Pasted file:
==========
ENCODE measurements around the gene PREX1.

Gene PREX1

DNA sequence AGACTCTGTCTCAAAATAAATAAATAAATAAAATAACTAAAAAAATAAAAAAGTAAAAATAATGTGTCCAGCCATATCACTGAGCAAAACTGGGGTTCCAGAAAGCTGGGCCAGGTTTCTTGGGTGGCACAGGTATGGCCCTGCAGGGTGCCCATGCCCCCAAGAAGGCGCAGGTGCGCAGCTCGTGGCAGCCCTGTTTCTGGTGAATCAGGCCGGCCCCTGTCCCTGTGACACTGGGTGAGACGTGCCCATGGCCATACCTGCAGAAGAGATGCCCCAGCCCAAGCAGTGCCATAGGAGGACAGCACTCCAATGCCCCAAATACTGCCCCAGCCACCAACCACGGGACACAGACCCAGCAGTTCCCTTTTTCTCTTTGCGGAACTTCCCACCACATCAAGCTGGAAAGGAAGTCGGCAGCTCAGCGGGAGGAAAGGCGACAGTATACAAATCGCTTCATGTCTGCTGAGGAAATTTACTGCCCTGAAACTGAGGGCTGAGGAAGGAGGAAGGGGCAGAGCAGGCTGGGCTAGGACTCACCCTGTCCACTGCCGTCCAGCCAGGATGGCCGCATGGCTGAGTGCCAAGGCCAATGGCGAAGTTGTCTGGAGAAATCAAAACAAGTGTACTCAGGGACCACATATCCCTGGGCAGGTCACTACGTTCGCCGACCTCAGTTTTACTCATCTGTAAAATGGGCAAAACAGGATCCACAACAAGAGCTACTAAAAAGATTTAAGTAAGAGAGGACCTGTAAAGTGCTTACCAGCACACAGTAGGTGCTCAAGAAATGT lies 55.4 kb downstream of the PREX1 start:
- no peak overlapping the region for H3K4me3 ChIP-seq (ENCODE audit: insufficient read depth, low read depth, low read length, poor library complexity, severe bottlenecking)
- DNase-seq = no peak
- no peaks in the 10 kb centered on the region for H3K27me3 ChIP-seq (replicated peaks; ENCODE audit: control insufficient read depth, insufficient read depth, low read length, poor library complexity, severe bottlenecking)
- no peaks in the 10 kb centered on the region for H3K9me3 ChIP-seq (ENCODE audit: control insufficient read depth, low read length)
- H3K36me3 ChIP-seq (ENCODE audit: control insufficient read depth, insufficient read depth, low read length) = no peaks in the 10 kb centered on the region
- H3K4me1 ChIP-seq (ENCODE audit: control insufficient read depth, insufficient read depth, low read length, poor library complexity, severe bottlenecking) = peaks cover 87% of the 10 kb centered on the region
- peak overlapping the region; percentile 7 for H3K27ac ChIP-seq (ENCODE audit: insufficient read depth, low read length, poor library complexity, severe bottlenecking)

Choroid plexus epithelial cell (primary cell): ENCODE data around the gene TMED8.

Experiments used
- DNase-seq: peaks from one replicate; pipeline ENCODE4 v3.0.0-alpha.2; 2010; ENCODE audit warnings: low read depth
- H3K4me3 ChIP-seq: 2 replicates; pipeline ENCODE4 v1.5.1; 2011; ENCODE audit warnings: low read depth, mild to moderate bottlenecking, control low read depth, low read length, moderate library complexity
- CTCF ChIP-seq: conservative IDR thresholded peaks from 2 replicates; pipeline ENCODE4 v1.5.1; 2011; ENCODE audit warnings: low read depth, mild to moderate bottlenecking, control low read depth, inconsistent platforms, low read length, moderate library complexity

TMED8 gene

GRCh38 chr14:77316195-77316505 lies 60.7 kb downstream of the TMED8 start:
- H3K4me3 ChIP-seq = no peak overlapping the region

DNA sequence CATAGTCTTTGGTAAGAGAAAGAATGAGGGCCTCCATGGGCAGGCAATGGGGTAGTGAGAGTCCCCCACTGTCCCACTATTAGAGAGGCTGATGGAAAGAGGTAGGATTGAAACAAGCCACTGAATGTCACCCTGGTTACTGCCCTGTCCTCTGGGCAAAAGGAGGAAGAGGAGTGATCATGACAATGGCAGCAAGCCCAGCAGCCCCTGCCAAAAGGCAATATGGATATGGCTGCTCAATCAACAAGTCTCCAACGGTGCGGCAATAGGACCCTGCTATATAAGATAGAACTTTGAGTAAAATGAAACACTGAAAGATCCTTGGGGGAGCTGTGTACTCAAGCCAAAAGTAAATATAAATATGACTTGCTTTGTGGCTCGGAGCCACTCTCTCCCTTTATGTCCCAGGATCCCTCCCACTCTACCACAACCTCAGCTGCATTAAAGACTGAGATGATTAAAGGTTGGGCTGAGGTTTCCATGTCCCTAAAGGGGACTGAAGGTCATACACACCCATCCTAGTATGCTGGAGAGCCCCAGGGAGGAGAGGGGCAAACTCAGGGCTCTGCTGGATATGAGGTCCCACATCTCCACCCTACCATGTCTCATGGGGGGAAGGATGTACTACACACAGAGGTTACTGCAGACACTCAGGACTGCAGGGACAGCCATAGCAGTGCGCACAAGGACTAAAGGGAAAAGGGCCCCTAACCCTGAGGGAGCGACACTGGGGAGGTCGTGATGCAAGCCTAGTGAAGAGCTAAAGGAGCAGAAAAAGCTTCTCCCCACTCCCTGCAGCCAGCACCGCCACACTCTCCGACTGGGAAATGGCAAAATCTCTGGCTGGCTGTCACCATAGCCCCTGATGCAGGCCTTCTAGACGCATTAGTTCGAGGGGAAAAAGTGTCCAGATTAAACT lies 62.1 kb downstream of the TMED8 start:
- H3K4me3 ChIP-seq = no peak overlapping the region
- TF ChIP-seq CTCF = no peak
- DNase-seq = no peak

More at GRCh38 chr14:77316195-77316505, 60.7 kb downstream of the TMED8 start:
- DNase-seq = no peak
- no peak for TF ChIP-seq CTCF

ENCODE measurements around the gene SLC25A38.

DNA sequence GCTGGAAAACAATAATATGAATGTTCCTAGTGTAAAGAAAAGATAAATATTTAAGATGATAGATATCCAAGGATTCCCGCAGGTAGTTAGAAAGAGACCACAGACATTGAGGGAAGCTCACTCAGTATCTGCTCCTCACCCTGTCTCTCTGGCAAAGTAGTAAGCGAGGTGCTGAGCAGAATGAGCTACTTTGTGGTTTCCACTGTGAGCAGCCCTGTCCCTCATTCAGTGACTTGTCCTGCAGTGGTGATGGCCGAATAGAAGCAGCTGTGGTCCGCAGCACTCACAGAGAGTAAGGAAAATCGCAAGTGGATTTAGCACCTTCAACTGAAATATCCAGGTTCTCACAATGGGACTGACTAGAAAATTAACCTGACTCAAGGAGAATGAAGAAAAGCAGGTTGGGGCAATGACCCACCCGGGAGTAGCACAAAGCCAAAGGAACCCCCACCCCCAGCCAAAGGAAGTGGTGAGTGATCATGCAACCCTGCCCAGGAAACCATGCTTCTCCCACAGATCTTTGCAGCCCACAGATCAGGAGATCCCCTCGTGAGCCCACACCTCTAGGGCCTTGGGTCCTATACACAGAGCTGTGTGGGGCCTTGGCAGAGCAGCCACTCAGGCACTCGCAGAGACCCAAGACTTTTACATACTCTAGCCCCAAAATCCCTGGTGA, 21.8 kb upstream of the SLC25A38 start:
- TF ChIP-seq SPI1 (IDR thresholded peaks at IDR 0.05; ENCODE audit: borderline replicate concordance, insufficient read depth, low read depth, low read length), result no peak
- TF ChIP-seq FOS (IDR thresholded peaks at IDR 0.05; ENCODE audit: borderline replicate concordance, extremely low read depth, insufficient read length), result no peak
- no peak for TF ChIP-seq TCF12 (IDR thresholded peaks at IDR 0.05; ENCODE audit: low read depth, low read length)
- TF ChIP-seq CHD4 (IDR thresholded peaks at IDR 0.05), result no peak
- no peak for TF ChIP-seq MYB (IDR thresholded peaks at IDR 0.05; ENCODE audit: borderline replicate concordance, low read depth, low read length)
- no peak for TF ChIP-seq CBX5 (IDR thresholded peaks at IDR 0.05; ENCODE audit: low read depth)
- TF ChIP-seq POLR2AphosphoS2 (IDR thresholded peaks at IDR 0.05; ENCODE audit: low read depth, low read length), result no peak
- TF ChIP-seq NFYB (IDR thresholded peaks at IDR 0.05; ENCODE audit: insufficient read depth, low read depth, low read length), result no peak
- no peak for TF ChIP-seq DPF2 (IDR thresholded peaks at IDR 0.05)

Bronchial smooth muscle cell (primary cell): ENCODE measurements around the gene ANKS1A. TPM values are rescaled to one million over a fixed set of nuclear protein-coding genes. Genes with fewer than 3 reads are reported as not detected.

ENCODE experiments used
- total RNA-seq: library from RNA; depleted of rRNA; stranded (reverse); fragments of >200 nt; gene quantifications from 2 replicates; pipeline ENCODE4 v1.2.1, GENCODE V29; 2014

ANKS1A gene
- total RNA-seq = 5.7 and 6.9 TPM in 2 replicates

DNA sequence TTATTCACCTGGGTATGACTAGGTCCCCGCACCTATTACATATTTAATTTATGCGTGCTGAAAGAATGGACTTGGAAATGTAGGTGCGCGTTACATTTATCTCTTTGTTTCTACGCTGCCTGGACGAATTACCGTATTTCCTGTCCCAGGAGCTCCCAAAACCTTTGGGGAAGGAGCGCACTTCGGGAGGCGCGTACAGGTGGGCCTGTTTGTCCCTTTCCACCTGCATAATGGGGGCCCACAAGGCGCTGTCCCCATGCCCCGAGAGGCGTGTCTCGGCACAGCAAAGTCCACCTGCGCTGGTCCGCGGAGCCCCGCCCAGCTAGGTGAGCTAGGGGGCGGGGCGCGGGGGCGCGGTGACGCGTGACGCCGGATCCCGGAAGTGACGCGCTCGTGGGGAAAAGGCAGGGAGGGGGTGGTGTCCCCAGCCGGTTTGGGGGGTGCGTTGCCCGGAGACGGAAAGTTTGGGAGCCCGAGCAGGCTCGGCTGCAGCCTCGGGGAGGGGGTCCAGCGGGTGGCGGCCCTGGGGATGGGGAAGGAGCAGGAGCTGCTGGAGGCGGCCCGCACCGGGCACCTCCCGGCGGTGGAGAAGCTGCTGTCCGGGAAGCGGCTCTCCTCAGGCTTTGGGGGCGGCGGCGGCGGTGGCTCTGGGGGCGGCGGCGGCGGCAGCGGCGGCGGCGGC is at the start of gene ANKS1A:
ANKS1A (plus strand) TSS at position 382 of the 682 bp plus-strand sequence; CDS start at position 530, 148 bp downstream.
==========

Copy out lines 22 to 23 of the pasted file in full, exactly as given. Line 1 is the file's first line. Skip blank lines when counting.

- DNase-seq = no peak

More at GRCh38 chr14:77316195-77316505, 60.7 kb downstream of the TMED8 start: